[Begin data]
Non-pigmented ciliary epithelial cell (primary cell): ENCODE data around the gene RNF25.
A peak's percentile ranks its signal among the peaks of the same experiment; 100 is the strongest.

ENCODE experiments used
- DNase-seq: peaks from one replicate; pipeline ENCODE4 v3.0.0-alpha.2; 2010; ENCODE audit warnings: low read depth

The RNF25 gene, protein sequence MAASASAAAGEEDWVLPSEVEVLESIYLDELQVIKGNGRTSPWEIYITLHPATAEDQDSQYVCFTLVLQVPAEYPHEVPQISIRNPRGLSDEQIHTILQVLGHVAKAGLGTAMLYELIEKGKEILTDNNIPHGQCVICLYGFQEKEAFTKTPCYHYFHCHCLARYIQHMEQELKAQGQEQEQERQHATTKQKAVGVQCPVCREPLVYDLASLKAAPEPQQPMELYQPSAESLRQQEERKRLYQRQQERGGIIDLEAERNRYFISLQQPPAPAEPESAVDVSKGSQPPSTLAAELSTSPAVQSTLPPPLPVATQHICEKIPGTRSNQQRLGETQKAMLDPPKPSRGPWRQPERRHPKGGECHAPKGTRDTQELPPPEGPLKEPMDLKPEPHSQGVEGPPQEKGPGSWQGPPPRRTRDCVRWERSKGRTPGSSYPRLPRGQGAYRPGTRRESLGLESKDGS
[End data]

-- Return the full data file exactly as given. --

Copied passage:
Non-pigmented ciliary epithelial cell (primary cell): ENCODE data around the gene RNF25.
A peak's percentile ranks its signal among the peaks of the same experiment; 100 is the strongest.

ENCODE experiments used
- DNase-seq: peaks from one replicate; pipeline ENCODE4 v3.0.0-alpha.2; 2010; ENCODE audit warnings: low read depth

The RNF25 gene, protein sequence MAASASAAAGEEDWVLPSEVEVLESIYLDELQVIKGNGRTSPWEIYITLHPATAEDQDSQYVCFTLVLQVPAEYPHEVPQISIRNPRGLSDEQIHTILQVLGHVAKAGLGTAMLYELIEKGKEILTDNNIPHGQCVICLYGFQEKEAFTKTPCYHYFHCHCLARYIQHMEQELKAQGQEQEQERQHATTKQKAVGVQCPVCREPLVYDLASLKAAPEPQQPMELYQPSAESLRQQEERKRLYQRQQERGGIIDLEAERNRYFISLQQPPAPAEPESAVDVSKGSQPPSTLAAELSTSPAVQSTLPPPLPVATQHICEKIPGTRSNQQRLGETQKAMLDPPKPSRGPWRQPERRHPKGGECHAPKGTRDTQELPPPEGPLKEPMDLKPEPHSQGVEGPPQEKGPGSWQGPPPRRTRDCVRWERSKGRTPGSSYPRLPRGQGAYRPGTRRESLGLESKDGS